Philadelphians who filled out the City’s resident survey last fall made it clear that streets and sanitation are a top concern, including fixing potholes.
Mayor Kenney’s proposed budget addresses these concerns. It will increase funding for the reconstruction and repaving of streets and invest in safer streets for pedestrians and bicyclists. If City Council passes the proposed budget, it will start on July 1, 2018.
Over the next six years, $178 million of City tax-supported funds are proposed for repaving. This pays for the reconstruction and resurfacing of City streets and the construction of accessible ramps.
With increased funding, the City can resurface more streets, while also leveraging state and federal grants for additional road maintenance efforts. To put it in perspective, by 2023 it will enable the Streets Department to resurface and pave over 130 miles each year.
For bridges, an extra $12.2 million in City tax-supported funds is slated. Over six years, the City projects to spend $157 million from a combination of City, State and Federal grants for bridge reconstruction and improvements.
Investing in sanitation
The budget proposes new sanitation compactors to replace aging ones, which will increase the reliability of this vital service. The budget will allow for the replacement of additional trash compactors. This means the City can regularly replace trash compactors as needed.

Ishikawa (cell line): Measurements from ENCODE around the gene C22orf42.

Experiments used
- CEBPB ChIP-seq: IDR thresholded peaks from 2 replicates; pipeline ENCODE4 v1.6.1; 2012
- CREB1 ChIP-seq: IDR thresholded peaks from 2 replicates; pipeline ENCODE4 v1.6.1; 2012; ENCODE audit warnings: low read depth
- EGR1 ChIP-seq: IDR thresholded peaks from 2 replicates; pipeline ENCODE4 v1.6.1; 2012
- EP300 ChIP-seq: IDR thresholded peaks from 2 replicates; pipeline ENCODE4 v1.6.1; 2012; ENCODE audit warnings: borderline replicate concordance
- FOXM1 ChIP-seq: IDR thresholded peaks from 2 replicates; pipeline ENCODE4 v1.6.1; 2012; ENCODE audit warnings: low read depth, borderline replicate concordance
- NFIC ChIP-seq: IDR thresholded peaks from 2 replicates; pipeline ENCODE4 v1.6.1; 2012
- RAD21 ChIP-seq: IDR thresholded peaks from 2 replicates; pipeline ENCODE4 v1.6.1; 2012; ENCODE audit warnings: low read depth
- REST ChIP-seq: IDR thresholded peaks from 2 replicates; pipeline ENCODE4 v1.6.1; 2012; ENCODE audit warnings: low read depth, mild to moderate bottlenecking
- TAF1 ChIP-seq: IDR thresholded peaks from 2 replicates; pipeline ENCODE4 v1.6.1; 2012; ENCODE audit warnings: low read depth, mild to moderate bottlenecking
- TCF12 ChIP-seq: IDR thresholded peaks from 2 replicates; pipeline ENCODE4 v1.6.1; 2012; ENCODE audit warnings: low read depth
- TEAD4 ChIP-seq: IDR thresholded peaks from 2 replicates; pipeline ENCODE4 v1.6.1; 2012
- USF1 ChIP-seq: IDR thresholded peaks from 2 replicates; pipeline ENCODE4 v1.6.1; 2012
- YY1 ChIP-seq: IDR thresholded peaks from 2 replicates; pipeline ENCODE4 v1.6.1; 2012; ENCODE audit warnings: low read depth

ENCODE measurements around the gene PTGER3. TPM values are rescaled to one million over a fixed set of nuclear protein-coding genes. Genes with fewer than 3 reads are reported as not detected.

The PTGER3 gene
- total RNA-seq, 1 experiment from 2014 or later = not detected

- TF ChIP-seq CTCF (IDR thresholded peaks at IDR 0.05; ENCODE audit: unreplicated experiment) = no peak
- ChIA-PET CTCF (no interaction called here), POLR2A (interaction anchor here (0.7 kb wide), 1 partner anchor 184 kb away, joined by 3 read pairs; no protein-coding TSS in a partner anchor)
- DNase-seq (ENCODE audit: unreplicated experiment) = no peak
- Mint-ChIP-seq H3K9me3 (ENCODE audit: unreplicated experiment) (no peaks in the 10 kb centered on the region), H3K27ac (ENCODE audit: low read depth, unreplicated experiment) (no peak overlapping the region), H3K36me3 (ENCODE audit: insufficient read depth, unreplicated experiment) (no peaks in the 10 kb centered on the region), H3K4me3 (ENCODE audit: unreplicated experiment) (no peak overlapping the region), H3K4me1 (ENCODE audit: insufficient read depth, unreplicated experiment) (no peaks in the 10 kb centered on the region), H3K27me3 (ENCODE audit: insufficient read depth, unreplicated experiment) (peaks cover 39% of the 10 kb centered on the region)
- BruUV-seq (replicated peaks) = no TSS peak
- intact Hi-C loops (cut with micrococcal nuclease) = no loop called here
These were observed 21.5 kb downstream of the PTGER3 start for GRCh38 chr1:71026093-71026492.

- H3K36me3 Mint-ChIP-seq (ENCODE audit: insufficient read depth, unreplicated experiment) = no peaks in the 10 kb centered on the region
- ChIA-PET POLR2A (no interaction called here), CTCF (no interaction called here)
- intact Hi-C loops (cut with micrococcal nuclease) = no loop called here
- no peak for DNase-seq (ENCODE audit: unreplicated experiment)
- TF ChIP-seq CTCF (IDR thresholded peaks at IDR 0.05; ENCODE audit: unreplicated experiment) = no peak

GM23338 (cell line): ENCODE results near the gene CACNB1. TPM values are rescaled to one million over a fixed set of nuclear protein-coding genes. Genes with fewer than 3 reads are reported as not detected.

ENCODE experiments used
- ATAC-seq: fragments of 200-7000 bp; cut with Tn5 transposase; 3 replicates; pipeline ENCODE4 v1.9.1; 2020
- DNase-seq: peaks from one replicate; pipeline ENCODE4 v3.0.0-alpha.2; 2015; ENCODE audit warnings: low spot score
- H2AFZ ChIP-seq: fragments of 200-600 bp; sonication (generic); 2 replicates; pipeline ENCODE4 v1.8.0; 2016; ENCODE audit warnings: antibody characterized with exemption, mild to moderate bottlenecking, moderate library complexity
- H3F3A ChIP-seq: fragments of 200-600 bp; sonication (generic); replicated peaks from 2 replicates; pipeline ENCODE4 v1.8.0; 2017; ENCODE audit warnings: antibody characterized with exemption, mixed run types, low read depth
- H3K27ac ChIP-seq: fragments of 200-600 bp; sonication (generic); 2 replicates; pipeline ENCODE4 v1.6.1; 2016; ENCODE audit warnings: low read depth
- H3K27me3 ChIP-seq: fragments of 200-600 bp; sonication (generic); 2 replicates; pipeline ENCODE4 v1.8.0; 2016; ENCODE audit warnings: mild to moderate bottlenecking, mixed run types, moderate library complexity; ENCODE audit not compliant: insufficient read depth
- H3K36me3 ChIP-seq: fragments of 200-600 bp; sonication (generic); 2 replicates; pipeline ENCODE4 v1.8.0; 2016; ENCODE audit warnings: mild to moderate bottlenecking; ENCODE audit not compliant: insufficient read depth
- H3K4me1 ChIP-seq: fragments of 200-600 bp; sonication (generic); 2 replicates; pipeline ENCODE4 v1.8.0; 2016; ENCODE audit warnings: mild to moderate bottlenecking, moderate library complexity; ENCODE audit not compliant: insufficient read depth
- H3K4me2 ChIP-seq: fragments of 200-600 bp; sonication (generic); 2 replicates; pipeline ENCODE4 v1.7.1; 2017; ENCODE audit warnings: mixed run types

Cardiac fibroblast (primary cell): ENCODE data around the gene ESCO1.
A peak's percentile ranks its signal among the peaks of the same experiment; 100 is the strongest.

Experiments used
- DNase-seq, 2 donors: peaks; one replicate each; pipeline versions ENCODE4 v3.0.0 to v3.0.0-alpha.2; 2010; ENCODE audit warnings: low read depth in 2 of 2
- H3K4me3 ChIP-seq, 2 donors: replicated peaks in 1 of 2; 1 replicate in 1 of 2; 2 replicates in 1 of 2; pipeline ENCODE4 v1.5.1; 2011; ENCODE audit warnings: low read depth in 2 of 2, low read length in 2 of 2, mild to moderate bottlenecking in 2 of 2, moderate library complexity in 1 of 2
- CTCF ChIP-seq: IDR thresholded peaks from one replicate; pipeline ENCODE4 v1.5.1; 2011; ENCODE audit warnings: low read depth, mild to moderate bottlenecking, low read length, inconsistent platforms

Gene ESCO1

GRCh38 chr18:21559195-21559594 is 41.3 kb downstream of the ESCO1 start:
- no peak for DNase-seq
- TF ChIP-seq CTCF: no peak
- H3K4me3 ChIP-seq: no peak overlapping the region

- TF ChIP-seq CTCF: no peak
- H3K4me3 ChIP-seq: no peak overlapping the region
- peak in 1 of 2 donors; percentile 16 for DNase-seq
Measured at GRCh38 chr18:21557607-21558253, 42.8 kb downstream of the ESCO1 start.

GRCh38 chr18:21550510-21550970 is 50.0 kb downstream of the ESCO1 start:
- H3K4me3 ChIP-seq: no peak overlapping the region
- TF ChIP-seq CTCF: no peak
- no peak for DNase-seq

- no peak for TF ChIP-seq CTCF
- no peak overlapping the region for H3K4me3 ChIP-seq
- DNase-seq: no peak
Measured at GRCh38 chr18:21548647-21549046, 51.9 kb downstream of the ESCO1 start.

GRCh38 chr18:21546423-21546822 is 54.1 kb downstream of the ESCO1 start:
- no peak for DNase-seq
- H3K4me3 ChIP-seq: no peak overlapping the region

Advancing Vision Zero
The budget also calls for $60 million for Vision Zero, the City’s plan to prevent traffic fatalities and improve traffic safety. This will be done by redesigning streets and sidewalks to include traffic calming measures like delineators and speed cushions. It also includes bike lanes.
Each year in April the City begins the repaving season. The Streets Department regularly releases a list of streets scheduled for paving improvements. During this process, the top layer of asphalt is milled, repairs are made to utility manhole covers, and new asphalt is laid. This paving process occurs in three stages over a three to five week period. Work is done starting in April and continues through November.
Report a pothole in your community
You can call 311 or use Philly311’s online tool to report potholes, graffiti, or street light outages. Once you submit a report, you can track its progress online to make sure it gets fixed.